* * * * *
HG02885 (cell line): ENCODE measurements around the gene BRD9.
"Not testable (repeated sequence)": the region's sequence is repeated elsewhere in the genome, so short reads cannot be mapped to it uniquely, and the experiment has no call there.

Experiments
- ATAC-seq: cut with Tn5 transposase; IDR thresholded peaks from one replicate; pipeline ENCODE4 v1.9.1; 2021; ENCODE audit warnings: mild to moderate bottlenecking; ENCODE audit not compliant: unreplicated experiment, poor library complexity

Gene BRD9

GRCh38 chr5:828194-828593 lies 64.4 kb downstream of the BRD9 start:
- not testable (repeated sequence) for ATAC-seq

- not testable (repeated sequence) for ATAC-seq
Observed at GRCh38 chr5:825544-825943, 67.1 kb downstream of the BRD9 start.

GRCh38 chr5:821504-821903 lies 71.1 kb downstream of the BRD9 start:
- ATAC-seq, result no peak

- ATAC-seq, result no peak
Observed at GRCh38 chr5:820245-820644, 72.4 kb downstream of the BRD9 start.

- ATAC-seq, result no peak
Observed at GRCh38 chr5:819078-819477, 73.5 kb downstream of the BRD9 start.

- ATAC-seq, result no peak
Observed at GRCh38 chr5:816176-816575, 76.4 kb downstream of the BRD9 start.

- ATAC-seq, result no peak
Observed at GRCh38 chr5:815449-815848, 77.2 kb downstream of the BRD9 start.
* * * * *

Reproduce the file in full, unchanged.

HG02885 (cell line): ENCODE measurements around the gene BRD9.
"Not testable (repeated sequence)": the region's sequence is repeated elsewhere in the genome, so short reads cannot be mapped to it uniquely, and the experiment has no call there.

Experiments
- ATAC-seq: cut with Tn5 transposase; IDR thresholded peaks from one replicate; pipeline ENCODE4 v1.9.1; 2021; ENCODE audit warnings: mild to moderate bottlenecking; ENCODE audit not compliant: unreplicated experiment, poor library complexity

Gene BRD9

GRCh38 chr5:828194-828593 lies 64.4 kb downstream of the BRD9 start:
- not testable (repeated sequence) for ATAC-seq

- not testable (repeated sequence) for ATAC-seq
Observed at GRCh38 chr5:825544-825943, 67.1 kb downstream of the BRD9 start.

GRCh38 chr5:821504-821903 lies 71.1 kb downstream of the BRD9 start:
- ATAC-seq, result no peak

- ATAC-seq, result no peak
Observed at GRCh38 chr5:820245-820644, 72.4 kb downstream of the BRD9 start.

- ATAC-seq, result no peak
Observed at GRCh38 chr5:819078-819477, 73.5 kb downstream of the BRD9 start.

- ATAC-seq, result no peak
Observed at GRCh38 chr5:816176-816575, 76.4 kb downstream of the BRD9 start.

- ATAC-seq, result no peak
Observed at GRCh38 chr5:815449-815848, 77.2 kb downstream of the BRD9 start.